The exuberant cast, costumed by Meriem Bahri as if the line drawings of a mad 18th-century sketcher had come to life, featured bass David Govertsen in the title role of the foul-mouthed, all-devouring Dragon. He shows up at the end in a winged reptilian costume that’s part toy horse. Set designer Zuleyka Benitez gave the whole a flattened shadow box look, with objects of importance such as mugs of ale much exaggerated in size.

Ale is of great attraction to Moore of Moore Hall, the Falstaffian “hero” who is flattered by the townsfolk into going after the dragon. The scene at Moore Hall has two numbers at the hilarious extreme: First, they all drink to the notion that “Zeno, Plato, Aristotle, all were lovers of the Bottle,” which is more or less the show’s Hallelujah Chorus.

Then, Moore names his dragon-killer fee, which is to bed comely Margery, who instantly agrees, it being for a good cause.

Moore of Moore Hall (tenor Michael St. Peter), indulges lustily in pleasure. He agrees to kill the dragon in return for a tryst, which sparks jealousy in Yorkshire.

Their song of bliss seems at first like proper stuff but the music couldn’t be more fervidly, ecstatically purpose-driven. Tenor Michael St. Peter and soprano Kimberly McCord, warm and sweet till they turned up the heat, are surely no strangers to this sort of sly comedy. Nor was Jory Vinikour, whose flourishes were like italics and exclamation marks, echoing a bevy of gifted double reeds and strings under the direction of Trompeter, who added their wherewithal to tunes like this:

Enamored Margery succumbs to Moore’s seduction enthusiastically in the spirit of the dragon-killing cause. She sings, as partially shown above, “If that’s all you ask, my sweetest, my featist compleatist and neatist, I’m proud of the task.” (Score via imslp.net)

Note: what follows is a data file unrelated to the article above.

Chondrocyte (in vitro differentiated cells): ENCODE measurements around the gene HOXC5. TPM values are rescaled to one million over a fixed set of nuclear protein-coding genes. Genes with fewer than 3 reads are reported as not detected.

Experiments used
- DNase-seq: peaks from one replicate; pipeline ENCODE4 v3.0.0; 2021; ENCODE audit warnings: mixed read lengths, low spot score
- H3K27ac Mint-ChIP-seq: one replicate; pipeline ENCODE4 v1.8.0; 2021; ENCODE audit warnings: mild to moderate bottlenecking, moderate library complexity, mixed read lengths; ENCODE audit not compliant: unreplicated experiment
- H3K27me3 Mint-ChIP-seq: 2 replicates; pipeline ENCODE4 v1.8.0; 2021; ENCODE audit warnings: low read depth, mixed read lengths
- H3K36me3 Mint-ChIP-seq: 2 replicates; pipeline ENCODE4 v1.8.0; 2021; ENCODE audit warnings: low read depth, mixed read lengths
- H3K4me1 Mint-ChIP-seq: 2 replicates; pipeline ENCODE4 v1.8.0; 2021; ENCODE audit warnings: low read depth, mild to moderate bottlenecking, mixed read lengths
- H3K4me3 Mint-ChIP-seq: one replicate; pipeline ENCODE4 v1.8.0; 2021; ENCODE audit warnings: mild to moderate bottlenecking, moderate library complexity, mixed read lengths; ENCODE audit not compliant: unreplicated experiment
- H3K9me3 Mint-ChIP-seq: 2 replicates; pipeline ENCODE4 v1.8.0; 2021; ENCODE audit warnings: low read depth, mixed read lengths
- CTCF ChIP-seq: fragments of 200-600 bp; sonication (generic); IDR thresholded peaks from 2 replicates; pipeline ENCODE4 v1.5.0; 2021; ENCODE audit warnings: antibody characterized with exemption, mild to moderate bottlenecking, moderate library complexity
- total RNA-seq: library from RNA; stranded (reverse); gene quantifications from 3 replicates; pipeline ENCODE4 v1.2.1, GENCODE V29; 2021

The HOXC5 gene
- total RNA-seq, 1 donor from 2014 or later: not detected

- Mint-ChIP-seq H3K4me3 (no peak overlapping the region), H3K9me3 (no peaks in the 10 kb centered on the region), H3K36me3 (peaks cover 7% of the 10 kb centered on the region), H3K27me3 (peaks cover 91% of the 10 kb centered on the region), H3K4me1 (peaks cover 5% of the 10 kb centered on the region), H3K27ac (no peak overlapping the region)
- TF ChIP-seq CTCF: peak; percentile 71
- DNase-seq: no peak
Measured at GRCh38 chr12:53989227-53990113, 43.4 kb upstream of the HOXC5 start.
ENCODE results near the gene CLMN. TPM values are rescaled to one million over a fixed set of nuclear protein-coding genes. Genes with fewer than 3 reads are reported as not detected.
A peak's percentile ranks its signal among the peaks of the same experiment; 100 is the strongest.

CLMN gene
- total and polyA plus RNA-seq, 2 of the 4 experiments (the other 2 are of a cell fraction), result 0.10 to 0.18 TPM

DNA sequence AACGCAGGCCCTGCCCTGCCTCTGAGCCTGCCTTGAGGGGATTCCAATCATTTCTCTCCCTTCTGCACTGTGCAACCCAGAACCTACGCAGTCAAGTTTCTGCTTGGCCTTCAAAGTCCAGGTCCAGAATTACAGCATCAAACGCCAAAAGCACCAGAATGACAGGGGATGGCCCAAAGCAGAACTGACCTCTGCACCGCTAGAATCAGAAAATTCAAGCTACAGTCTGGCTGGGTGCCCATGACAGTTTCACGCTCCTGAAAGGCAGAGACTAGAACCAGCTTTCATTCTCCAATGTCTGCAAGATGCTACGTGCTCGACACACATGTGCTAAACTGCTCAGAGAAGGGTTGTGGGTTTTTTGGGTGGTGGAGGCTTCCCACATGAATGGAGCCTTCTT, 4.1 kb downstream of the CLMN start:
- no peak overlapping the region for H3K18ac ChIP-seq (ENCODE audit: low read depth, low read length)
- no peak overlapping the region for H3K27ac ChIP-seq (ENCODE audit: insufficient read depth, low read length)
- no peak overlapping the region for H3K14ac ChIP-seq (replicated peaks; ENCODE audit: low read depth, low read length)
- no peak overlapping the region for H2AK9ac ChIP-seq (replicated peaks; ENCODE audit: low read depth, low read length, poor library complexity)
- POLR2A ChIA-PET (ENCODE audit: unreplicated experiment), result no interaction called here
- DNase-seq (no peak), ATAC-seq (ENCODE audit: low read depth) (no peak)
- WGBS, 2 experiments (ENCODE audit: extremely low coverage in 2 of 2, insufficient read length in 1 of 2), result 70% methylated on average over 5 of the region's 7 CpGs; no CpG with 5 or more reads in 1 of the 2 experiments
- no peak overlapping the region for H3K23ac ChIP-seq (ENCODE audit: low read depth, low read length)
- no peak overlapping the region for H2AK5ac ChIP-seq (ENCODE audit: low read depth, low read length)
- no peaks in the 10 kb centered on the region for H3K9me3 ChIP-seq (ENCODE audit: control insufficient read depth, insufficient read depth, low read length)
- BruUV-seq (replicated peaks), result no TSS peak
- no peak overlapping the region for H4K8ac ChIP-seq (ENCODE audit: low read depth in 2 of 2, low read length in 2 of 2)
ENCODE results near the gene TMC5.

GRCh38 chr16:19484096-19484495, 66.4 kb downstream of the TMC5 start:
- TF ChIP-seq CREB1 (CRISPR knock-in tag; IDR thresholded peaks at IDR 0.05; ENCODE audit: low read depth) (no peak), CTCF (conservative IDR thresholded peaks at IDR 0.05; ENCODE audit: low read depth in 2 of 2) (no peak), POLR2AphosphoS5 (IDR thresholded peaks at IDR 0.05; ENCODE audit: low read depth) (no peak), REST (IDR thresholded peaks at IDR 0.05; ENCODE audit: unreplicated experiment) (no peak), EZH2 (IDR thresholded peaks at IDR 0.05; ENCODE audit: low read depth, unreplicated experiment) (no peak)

Moore gets away with a lot, but his night in the sack with Margery does have consequences, on account of his being betrothed to Mauxalinda, who discovers this. First, the betrayed damsel sings how her (corset) stays will burst with sobbing, and then she gets into an over-the-top insult duel with Margery. Mezzo-soprano Lindsay Metzger, as this “other” lass, was fierce and very funny in fight mode, then quick as Chicago weather to melt when Moore convinces her to forget about it because they’re still betrothed: “Pigs shall not be so fond as we.”

“The Dragon of Wantley” remained popular throughout England for nearly fifty years, and as Haymarket Opera demonstrates, it was a treasure, if now largely forgotten. Dick’s Books, a popular printer of hundreds of stories, plays and poems, listed “The Dragon of Wantley” in the company of other works tragical, comical, pastoral-comical, tragical-historical, etc., at the same egalitarian price, including a scrivener or two whose price has since risen:

From ‘Richard III’ to ‘Rule a Wife & Have a Wife,’ Dick’s Books, publisher of ‘The Dragon of Wantley,’ would sell it to you for a penny. (Wikisource.org)


Related Links: